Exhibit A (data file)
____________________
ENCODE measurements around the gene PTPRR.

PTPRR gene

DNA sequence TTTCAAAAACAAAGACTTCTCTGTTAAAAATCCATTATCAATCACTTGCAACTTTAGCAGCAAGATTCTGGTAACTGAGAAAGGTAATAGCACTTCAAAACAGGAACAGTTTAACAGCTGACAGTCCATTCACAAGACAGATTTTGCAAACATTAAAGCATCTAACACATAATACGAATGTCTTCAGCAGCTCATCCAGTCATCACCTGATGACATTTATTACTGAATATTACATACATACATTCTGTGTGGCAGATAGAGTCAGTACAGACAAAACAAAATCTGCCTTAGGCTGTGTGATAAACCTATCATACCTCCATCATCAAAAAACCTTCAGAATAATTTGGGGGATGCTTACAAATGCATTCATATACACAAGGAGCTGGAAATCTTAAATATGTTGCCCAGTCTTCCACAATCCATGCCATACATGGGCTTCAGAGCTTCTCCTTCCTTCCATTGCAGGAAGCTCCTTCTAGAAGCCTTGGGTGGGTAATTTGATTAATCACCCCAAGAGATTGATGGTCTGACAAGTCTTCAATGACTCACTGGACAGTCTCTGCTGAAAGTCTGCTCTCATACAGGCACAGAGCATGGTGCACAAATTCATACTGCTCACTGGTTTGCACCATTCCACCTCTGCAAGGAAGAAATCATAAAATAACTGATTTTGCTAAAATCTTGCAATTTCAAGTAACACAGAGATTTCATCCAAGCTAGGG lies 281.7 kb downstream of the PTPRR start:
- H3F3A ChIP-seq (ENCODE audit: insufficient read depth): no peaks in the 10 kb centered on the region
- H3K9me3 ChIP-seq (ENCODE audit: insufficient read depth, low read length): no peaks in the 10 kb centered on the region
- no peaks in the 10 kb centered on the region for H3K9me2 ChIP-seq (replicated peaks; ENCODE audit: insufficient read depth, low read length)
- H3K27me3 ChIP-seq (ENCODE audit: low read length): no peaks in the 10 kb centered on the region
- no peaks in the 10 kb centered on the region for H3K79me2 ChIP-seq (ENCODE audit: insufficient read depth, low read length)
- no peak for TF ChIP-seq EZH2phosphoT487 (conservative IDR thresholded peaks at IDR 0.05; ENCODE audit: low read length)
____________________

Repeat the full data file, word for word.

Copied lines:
ENCODE measurements around the gene PTPRR.

PTPRR gene

DNA sequence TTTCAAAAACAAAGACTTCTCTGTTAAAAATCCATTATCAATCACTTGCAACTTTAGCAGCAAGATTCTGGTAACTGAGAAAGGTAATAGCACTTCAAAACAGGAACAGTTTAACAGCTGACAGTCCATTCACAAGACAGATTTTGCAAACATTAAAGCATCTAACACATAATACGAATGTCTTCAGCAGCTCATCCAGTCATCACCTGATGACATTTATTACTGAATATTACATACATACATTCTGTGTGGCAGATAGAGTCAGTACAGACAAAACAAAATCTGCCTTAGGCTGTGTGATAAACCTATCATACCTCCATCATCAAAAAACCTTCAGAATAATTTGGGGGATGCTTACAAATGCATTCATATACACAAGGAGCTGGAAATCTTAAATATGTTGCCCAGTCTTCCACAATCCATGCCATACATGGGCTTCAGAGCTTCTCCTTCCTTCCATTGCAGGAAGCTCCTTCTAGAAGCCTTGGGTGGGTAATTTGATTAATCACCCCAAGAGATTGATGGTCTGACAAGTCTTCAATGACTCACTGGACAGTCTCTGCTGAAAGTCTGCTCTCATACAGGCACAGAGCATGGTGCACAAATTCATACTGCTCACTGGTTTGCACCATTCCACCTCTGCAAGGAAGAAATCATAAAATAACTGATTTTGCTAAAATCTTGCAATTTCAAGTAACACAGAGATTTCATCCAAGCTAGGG lies 281.7 kb downstream of the PTPRR start:
- H3F3A ChIP-seq (ENCODE audit: insufficient read depth): no peaks in the 10 kb centered on the region
- H3K9me3 ChIP-seq (ENCODE audit: insufficient read depth, low read length): no peaks in the 10 kb centered on the region
- no peaks in the 10 kb centered on the region for H3K9me2 ChIP-seq (replicated peaks; ENCODE audit: insufficient read depth, low read length)
- H3K27me3 ChIP-seq (ENCODE audit: low read length): no peaks in the 10 kb centered on the region
- no peaks in the 10 kb centered on the region for H3K79me2 ChIP-seq (ENCODE audit: insufficient read depth, low read length)
- no peak for TF ChIP-seq EZH2phosphoT487 (conservative IDR thresholded peaks at IDR 0.05; ENCODE audit: low read length)